Cookers, cleaners, toasters, blenders – Philips are well known for their appliances but up until now I have not really given their headphones a shot on account of their near ubiquitous presence in the mass consumption end of the market. Honestly you can buy a Philips bud or earphone in your local gas station with a pack of Lucky’s such is their market penetration. Some like them, some don’t but when we come to audio quality there used to be a general shrug of indifference from headphone enthusiasts and typically the Philips house sound was known as largely inoffensive but appropriate for the casual buyer.

Well things have changed slightly this year with the launch of the Fidelio range and in particular the new high end L1 and M1 which we have a review shortly on. I thought I would start though with the Citiscape collection and the Downtown first simply because the price of these are pretty darn low – sub $100 and generally speaking I get a little excited when I find something I like at that price range. And honestly given the price these are a pretty likable set of headphones and thoughtfully constructed to boot also. I drivel on about $1000 headphones but I can relax and enjoy a $70 headphone also in equal spades and for those of you hunting for a nice little budget headphone right now you cant go too far wrong with the Downtown.

Despite that and we will get into the cans in a bit, I do have to say the appliance mentality reigns supreme still on the packaging. Its stiff plastic blister pack type and can slice and dice if you are not careful. My preference would have been for them to go with a paired down version of their cardboard box approach on the higher end Fidelio range or even something akin to the Aiaiai Tracks type packaging for ease of use. To get the headphone out your going to have to rip, tear, push and pull and after that you have just a single extension accessory for cellphones and that’s all she wrote folks – no case, no pouch or quarter jack adapter.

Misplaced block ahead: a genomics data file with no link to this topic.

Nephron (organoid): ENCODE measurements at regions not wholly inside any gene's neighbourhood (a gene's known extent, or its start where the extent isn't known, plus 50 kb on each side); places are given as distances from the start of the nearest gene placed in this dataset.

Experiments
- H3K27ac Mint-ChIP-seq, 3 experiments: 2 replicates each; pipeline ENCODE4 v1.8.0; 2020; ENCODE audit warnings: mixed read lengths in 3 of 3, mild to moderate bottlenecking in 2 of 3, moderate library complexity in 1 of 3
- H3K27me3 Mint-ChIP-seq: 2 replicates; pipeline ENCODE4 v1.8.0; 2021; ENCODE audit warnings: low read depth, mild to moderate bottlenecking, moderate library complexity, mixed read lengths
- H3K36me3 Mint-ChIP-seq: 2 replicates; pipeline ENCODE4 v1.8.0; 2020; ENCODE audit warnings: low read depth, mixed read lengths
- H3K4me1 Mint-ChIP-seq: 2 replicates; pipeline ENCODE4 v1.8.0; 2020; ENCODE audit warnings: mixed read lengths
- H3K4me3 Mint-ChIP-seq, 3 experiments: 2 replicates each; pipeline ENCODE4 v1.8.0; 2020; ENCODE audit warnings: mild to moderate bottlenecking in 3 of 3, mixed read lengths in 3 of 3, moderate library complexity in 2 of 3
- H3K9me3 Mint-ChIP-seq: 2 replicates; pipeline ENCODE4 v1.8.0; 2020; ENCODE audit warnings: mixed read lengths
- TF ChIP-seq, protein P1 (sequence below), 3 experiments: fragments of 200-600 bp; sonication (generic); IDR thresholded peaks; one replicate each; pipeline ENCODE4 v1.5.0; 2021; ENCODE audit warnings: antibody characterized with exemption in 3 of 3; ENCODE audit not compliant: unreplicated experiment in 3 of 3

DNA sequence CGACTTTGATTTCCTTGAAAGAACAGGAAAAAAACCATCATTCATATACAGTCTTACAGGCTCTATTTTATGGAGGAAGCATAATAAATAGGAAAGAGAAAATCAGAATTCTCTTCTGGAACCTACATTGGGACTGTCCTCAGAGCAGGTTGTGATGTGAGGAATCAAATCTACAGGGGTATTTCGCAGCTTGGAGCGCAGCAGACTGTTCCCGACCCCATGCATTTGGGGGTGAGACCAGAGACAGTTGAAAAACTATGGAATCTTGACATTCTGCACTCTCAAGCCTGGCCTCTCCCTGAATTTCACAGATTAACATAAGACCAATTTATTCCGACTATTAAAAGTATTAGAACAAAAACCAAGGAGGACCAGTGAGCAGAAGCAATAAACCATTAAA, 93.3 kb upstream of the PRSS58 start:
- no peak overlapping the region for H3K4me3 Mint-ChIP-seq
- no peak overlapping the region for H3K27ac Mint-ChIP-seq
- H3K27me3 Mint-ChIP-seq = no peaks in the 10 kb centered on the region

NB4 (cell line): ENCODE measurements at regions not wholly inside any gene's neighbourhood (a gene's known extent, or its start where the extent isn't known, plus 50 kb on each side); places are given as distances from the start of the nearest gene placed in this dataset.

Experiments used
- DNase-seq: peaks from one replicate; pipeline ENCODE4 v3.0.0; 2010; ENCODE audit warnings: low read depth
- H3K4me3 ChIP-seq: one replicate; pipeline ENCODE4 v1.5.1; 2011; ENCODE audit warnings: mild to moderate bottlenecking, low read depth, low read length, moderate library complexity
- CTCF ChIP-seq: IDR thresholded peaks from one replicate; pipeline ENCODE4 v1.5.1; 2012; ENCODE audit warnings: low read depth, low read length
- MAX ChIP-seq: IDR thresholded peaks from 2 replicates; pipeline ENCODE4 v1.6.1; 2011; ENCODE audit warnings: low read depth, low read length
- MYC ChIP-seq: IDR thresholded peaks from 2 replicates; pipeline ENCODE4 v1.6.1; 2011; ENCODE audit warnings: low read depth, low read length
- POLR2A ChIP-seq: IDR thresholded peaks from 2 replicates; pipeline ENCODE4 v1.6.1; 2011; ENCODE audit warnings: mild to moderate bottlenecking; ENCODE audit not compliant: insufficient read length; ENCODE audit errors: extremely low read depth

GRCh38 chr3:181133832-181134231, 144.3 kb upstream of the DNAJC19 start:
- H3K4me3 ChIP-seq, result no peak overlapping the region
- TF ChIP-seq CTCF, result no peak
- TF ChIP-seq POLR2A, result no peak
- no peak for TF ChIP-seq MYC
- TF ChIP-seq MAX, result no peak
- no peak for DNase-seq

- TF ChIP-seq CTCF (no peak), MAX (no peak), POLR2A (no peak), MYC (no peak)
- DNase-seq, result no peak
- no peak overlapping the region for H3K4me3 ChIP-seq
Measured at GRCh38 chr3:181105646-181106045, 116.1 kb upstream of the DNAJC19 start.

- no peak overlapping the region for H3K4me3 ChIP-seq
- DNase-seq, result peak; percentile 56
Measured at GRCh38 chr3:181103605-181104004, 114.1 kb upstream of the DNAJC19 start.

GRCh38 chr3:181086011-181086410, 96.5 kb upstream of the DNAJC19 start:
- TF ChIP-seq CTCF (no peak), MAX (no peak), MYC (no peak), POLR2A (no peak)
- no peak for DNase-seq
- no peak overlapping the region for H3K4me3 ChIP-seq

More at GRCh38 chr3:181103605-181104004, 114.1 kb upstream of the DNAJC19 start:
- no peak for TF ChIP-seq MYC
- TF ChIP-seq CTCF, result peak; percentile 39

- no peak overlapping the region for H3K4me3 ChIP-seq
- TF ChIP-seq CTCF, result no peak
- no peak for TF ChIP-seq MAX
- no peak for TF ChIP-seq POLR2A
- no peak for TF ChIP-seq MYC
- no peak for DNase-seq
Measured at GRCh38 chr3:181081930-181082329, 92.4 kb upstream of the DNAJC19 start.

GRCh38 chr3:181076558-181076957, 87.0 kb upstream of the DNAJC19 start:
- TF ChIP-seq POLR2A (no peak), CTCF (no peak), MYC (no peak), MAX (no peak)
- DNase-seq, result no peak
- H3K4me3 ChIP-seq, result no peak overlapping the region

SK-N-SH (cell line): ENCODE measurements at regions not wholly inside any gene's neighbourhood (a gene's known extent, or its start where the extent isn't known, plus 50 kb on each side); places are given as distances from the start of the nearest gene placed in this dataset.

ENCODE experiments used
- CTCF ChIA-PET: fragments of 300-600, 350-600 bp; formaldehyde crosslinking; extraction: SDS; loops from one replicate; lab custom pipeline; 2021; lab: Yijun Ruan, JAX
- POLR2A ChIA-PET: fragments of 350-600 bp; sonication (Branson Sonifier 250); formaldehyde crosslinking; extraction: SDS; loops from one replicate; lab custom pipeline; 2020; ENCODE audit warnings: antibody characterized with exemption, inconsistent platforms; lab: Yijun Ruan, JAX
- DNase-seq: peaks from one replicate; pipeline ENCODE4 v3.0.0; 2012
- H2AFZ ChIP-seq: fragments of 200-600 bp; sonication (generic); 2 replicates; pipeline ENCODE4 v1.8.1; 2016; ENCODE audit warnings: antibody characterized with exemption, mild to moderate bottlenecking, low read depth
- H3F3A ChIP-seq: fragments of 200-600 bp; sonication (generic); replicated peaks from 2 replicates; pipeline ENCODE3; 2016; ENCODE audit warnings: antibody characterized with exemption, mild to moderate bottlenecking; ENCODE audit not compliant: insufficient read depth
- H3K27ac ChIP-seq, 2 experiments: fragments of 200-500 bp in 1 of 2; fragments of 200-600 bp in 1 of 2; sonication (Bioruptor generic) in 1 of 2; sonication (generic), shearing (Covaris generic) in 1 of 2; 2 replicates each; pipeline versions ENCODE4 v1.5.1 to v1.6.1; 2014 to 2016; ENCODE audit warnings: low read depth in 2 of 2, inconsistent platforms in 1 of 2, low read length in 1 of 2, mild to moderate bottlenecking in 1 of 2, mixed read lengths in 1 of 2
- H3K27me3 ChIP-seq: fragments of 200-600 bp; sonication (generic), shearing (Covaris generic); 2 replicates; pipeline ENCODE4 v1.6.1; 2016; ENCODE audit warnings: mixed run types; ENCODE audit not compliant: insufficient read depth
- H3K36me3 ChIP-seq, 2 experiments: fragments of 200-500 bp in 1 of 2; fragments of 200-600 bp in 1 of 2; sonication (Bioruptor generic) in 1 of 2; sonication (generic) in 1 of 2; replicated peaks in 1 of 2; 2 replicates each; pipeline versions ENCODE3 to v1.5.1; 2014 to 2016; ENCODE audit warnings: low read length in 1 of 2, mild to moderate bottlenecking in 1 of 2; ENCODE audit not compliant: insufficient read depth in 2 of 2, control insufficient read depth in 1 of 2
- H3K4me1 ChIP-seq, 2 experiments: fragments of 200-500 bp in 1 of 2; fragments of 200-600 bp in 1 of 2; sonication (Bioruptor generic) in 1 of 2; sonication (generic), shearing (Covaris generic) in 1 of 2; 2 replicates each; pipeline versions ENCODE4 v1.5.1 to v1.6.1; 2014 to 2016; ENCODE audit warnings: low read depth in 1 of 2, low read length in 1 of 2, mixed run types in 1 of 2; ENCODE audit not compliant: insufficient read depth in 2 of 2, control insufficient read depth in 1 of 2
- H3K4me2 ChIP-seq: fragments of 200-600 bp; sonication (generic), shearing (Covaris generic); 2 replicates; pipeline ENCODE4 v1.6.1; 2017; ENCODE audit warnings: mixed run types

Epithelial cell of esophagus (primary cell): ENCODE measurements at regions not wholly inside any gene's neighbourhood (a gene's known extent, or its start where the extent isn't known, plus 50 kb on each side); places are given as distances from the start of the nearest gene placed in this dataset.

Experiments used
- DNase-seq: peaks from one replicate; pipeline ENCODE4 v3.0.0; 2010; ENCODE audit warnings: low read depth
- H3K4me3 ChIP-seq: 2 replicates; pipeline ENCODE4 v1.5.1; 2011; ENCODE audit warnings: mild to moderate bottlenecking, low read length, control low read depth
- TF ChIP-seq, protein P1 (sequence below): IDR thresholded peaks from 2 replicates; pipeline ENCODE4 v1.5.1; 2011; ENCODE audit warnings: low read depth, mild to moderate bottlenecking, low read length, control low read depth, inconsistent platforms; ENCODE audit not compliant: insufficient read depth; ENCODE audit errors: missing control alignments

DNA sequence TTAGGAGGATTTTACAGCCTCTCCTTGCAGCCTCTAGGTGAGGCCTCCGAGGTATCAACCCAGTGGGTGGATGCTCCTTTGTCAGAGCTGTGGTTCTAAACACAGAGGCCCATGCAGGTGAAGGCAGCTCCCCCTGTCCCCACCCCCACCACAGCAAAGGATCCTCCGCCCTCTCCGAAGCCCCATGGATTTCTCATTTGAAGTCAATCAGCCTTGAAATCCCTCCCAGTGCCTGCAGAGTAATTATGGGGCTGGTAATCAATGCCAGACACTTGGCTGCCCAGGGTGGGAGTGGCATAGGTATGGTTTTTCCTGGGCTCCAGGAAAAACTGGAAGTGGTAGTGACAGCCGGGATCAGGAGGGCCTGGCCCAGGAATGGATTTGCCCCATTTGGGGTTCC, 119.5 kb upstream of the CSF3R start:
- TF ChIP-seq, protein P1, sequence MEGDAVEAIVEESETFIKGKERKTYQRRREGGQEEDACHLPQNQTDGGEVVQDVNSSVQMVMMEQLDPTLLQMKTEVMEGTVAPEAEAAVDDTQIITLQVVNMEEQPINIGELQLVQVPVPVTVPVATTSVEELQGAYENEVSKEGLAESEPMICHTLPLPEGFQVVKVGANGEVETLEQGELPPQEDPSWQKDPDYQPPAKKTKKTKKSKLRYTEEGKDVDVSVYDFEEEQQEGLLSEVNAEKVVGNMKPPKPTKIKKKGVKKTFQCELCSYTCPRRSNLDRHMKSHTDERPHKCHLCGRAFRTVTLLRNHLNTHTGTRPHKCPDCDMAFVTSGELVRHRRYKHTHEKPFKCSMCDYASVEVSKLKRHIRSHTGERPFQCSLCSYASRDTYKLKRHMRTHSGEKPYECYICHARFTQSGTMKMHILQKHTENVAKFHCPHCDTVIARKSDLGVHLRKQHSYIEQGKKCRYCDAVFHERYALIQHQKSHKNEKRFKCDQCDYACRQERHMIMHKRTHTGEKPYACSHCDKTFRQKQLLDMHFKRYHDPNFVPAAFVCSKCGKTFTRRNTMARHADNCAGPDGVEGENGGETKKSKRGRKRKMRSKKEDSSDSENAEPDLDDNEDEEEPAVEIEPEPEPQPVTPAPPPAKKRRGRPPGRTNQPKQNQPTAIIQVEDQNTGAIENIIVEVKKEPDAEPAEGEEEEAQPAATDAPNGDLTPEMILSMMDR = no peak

I had to remind myself its $70 so stop complaining about the fluff and just listen to the damn headphones and see if we have something here worth talking about. After all once out of the box they are nice looking portable headphones. They are deceptively basic in design but the nice little wrap (mine is brown) adds a very suave touch and the matching colored headphones pads do give them a nice unique feel to them that is very attractive indeed at this end of the market. They are not industrial looking and considering previous incarnations this is a very welcome revision from Philips. I could argue that there is a gender pitch here also with the colors including brown, white, purple etc but in this modern fragmented metrosexual world I am not going to tell you which color to pick. The brown ones though always appeal to me so that’s the one I got in front of me now.

Being a portable headphone, or at least marketed for that, I have to measure a few extra factors beyond good audio reproduction. Does it carry well? Is it light? Does it seal and isolate? Is it durable? Well there is good news and bad news on that front; yes it is light and very comfortable but sadly no carry case or fold flat functionality. The star turn for the Downtown are the pads and their ‘Music Seal’ concept at the heart of these pads. The concept is to prevent noise leakage out of the pads by the use of memory foam inside to create a self adjusting seal on the ear. By and large this works pretty well and they are indeed pretty comfy on my somewhat picky ears. The clamping is not excessive also which add to the overall comfort levels.

How does it sound